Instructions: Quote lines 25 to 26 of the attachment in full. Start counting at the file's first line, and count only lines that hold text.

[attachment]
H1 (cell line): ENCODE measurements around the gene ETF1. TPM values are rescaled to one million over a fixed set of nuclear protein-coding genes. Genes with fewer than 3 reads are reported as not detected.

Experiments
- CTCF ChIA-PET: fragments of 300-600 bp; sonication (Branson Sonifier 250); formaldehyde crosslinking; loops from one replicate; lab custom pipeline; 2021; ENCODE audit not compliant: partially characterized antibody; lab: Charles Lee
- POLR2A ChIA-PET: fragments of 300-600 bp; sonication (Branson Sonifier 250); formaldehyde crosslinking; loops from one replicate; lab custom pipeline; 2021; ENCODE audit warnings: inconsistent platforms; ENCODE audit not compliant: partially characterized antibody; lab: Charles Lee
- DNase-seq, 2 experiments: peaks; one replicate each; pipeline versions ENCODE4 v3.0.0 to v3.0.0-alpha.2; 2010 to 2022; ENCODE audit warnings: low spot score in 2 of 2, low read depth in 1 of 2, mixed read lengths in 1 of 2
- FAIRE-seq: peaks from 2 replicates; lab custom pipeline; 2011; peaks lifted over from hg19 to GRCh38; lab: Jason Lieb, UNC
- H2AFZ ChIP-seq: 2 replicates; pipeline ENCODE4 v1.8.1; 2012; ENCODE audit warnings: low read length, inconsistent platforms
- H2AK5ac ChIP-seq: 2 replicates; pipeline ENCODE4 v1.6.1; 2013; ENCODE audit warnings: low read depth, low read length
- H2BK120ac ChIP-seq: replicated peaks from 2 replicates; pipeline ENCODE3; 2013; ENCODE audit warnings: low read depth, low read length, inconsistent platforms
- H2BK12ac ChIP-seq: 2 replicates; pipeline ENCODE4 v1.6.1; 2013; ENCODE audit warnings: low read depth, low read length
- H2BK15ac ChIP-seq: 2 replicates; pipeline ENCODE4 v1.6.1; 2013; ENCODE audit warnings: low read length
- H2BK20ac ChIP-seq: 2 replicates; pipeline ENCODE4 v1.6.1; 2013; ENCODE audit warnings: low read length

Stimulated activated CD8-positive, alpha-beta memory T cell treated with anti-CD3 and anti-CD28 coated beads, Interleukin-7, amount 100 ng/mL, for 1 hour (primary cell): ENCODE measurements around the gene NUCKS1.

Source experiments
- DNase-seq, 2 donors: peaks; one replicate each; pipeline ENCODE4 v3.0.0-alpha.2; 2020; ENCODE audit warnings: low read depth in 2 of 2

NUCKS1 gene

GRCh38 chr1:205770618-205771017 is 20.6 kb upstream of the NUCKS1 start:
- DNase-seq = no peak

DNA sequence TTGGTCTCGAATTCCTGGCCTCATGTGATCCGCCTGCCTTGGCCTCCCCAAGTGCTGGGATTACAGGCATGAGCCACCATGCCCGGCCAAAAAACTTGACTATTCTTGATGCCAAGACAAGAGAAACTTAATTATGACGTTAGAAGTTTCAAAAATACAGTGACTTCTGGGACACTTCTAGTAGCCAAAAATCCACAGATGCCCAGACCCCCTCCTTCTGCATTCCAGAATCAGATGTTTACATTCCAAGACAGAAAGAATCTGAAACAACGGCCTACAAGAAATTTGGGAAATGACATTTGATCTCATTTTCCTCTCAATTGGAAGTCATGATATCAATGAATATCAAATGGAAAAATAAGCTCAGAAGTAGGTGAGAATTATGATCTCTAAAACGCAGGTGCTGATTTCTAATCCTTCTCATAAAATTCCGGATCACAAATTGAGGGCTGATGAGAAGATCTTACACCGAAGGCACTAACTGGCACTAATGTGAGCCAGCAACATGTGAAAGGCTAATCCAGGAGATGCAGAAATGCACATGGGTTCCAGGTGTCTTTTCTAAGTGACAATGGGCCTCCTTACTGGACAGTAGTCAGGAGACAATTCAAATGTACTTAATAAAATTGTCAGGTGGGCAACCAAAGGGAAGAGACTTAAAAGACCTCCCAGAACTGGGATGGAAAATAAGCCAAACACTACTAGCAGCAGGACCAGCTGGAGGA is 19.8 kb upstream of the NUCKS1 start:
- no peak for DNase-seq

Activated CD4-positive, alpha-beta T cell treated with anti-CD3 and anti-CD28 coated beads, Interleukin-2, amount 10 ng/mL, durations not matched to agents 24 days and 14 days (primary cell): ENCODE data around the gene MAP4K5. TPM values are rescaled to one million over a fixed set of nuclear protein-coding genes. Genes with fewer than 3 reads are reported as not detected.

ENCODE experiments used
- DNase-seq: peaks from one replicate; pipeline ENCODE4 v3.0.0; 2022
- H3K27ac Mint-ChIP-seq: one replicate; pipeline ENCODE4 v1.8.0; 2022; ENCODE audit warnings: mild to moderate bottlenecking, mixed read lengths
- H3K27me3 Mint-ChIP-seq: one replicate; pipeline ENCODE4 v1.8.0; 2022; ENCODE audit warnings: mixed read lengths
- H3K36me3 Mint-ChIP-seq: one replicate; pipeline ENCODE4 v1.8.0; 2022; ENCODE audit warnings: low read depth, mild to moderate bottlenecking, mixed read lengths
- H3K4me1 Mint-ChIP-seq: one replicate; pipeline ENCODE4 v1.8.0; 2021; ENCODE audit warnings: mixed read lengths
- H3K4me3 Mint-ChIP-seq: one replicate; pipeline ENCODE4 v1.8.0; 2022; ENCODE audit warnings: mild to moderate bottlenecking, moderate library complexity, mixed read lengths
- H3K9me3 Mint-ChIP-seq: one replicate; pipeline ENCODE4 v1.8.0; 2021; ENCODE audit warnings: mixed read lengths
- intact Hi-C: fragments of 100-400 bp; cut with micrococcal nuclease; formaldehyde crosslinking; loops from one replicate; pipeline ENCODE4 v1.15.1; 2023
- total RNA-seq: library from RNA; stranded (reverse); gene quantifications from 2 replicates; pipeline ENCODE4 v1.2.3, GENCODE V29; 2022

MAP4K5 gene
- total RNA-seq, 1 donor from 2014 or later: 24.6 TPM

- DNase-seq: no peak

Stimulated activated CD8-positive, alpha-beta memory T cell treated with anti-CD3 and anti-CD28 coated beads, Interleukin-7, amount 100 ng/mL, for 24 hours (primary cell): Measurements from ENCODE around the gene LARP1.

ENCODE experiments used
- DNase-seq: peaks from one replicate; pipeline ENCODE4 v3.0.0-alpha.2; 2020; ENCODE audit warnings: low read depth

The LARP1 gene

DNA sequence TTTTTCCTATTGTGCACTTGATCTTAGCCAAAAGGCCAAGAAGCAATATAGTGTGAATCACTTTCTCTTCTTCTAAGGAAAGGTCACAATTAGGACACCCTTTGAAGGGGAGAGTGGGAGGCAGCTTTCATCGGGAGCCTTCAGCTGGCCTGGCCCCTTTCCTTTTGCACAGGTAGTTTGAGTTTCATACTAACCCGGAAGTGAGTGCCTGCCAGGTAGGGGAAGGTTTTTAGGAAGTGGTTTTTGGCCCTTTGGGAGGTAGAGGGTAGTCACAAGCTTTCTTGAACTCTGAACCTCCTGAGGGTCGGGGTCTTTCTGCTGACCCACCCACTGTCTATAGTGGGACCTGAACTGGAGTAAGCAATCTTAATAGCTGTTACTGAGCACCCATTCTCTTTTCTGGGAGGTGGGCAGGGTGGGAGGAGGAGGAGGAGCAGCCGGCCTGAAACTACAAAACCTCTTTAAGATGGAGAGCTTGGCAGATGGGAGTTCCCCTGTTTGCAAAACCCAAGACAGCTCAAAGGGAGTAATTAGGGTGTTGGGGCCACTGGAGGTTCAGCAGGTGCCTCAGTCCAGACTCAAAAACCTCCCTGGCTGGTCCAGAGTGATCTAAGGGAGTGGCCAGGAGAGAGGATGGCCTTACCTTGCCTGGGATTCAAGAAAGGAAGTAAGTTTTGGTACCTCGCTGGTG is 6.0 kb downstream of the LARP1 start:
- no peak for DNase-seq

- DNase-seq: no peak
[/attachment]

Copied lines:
- H3K27me3 Mint-ChIP-seq: one replicate; pipeline ENCODE4 v1.8.0; 2022; ENCODE audit warnings: mixed read lengths
- H3K36me3 Mint-ChIP-seq: one replicate; pipeline ENCODE4 v1.8.0; 2022; ENCODE audit warnings: low read depth, mild to moderate bottlenecking, mixed read lengths